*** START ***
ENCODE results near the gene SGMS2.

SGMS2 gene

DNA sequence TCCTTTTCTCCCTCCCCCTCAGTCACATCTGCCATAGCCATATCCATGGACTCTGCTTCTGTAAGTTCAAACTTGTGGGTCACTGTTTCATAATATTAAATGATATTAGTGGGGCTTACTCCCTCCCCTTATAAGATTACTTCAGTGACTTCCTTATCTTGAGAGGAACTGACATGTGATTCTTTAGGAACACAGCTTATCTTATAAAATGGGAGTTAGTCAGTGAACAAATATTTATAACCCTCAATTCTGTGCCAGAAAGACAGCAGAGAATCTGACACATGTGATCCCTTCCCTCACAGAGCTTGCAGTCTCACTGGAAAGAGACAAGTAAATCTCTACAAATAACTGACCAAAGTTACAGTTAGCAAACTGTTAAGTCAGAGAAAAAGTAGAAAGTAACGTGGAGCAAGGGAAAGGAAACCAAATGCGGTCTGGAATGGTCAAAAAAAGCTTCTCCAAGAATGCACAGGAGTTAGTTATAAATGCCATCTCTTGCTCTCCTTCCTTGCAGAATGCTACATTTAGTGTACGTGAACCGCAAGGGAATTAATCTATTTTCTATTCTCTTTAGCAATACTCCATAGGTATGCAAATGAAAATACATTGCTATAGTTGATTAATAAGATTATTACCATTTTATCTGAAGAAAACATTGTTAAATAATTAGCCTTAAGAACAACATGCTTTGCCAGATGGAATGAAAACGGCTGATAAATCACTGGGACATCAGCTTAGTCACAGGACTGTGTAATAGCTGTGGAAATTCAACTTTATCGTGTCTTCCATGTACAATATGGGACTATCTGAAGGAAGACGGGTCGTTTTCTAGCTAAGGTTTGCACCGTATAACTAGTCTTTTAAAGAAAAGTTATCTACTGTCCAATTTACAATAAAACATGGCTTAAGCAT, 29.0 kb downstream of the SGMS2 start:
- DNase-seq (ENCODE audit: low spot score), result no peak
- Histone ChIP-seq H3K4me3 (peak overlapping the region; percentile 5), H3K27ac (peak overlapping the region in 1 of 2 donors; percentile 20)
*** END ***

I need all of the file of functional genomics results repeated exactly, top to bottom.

ENCODE results near the gene SGMS2.

SGMS2 gene

DNA sequence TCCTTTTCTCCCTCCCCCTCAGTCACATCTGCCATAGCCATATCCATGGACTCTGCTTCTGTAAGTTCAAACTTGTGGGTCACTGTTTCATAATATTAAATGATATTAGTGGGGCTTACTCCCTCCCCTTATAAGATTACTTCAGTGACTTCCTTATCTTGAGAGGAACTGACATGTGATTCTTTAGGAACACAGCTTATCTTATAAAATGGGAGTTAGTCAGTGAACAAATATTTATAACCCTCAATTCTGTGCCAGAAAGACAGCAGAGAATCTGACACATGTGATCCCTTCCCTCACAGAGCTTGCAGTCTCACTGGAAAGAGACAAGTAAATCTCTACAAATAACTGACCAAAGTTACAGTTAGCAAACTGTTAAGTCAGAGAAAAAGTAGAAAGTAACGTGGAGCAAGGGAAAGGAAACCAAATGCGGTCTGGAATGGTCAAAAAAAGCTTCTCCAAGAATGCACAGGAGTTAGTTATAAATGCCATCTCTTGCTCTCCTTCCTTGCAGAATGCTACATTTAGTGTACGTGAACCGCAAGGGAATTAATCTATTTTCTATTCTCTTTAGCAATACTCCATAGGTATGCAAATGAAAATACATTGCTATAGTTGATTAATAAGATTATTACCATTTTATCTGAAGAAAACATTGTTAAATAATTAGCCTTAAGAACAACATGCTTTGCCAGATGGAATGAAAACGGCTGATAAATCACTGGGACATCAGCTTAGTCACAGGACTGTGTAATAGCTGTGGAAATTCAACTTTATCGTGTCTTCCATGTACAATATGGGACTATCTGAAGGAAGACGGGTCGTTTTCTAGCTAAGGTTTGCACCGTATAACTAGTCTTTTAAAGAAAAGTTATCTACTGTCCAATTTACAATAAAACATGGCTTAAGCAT, 29.0 kb downstream of the SGMS2 start:
- DNase-seq (ENCODE audit: low spot score), result no peak
- Histone ChIP-seq H3K4me3 (peak overlapping the region; percentile 5), H3K27ac (peak overlapping the region in 1 of 2 donors; percentile 20)